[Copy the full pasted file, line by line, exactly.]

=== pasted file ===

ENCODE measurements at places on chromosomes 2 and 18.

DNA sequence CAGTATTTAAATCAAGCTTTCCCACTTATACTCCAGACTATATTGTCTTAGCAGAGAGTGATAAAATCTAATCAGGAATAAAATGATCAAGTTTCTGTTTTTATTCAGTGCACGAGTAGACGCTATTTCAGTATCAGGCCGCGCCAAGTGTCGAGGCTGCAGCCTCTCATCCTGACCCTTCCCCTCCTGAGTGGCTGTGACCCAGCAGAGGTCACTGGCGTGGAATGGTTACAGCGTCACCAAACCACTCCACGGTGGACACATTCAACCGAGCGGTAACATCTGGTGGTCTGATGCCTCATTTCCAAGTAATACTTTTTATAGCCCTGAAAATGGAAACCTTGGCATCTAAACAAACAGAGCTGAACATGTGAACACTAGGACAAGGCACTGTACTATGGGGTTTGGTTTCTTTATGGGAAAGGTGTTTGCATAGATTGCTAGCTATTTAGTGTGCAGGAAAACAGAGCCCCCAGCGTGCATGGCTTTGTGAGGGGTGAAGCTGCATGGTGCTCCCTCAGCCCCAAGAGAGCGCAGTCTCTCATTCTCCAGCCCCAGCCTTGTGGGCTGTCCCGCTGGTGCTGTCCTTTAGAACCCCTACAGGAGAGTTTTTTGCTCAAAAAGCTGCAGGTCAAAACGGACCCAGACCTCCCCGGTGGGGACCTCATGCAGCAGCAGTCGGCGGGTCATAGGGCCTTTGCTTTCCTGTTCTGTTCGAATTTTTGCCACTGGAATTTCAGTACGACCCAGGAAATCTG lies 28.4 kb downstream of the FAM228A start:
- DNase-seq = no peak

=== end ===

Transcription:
ENCODE measurements at places on chromosomes 2 and 18.

DNA sequence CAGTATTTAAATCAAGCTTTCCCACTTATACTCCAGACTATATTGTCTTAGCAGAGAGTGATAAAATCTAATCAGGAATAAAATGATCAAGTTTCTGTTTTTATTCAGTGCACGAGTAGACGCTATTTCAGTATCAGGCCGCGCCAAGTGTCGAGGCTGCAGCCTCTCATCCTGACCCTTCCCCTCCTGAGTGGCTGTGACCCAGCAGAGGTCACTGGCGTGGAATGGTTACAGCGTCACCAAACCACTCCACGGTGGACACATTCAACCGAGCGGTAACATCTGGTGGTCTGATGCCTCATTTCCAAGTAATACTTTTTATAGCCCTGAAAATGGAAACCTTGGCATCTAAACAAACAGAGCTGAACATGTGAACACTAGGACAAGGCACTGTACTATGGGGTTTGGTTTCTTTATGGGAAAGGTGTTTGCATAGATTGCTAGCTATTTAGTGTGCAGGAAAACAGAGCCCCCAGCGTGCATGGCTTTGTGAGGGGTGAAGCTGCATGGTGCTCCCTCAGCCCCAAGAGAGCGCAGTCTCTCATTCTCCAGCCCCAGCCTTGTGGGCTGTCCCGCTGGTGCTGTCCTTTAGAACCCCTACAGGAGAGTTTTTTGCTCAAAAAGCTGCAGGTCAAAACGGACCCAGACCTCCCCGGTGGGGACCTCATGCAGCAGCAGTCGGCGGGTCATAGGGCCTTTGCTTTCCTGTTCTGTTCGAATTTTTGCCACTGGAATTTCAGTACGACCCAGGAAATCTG lies 28.4 kb downstream of the FAM228A start:
- DNase-seq = no peak